Texas desperately needs a feature back to carry the load, and Brown should be the guy. Cody Johnson and Fozzy Whitaker have had plenty of time to prove they could be this type of back, and time has passed them by.
While it is doubtful Brown will be the starter on opening day against Rice, he will be given every opportunity to become the Longhorns’ feature back by the start of conference play, and could easily go down as one of the greats if his work ethic equals his natural talent.
Mack Brown and his coaching staff are banking on it.
Texas is fully engaged in an open quarterback competition.
Garrett Gilbert’s job is far from secure, as new co-offensive coordinators Bryan Harsin and Major Applewhite will take a close look at Case McCoy, Connor Wood and newcomer David Ash.
At this point, the depth chart is a little murky, but David Ash has certainly impressed the Longhorns staff with his tight spirals, great touch, and poise in the pocket.
Connor Wood and Case McCoy have been less impressive and appear to be falling behind Ash in the race for the most popular person on campus—the backup quarterback.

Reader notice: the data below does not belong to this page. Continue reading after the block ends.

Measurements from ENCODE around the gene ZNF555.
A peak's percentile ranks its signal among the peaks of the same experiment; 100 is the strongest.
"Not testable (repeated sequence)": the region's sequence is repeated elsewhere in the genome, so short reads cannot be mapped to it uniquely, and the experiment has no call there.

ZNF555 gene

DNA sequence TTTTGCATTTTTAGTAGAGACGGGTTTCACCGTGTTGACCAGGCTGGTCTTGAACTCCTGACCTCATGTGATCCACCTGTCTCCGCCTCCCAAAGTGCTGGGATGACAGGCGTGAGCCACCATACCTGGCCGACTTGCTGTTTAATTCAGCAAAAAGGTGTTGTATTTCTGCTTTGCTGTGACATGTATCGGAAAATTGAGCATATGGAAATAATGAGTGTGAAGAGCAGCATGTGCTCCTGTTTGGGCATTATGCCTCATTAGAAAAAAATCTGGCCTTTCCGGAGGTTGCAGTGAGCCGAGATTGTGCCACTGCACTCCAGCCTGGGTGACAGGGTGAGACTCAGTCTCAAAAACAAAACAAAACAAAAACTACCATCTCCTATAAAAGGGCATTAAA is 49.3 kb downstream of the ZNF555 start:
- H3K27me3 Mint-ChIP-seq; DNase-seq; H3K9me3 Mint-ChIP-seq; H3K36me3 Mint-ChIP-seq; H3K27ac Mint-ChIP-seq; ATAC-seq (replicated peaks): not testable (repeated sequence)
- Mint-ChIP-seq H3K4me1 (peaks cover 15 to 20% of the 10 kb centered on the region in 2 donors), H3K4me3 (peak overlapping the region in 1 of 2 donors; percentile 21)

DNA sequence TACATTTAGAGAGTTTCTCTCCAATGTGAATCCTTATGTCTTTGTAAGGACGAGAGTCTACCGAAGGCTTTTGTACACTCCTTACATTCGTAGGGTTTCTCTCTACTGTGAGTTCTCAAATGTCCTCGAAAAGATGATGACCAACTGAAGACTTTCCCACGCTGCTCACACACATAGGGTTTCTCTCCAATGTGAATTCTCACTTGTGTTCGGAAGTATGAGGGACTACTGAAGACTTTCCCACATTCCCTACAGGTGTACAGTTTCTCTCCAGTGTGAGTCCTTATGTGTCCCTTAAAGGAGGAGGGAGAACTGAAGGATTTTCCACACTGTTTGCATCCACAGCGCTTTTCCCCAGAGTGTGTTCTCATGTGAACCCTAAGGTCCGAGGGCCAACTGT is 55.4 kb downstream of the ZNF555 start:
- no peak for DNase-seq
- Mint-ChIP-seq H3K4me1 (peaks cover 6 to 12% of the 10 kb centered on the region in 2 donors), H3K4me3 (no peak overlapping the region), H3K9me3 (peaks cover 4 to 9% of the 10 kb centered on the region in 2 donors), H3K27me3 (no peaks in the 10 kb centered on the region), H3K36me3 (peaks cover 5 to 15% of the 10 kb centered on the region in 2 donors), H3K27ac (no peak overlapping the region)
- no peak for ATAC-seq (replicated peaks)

Ultimately, it is probably Garrett Gilbert's job to lose, but Mack Brown is definitely going to crosscheck and double-check to make sure the right signal caller takes the field in September.
Nothing is more important to Texas' success in 2011.
Blake Gideon Will Lead the 2011 Longhorns Defensive Unit
New Texas defensive coordinator Manny Diaz has already been nicknamed “Coach Doom” around Austin for his no-nonsense, stern personal demeanor.
It is well established his teams take on this same attitude.
Diaz's unlimited energy and drive are already garnering him praise among the Texas faithful.
They are undoubtedly on his side.
If the Texas defense plays with a chip on its shoulder, and with heart, it could be one of the most explosive and intimidating in all of college football.
Senior leaders like Blake Gideon, Emmanuel Acho and Keenan Robinson hold the defense's destiny in their hands and will be looking to leave their mark prior to departing the Forty Acres.
Odds are Texas will not have back-to-back losing seasons:
- The last time the Texas Longhorns suffered through back-to-back losing seasons on the gridiron were in 1988 and 1989 under head coach David McWilliams.
- Mack Brown's only two consecutive losing seasons were early in his tenure with the North Carolina Tar Heels in 1988 and 1989 in which the team went 1-10 both seasons.
As a competitor, Mack Brown never wants to experience another losing season again and will do everything he can to ensure that the 2011 Longhorns are successful.
His job, livelihood and the reputation of one of college football's most storied and successful programs depends on it.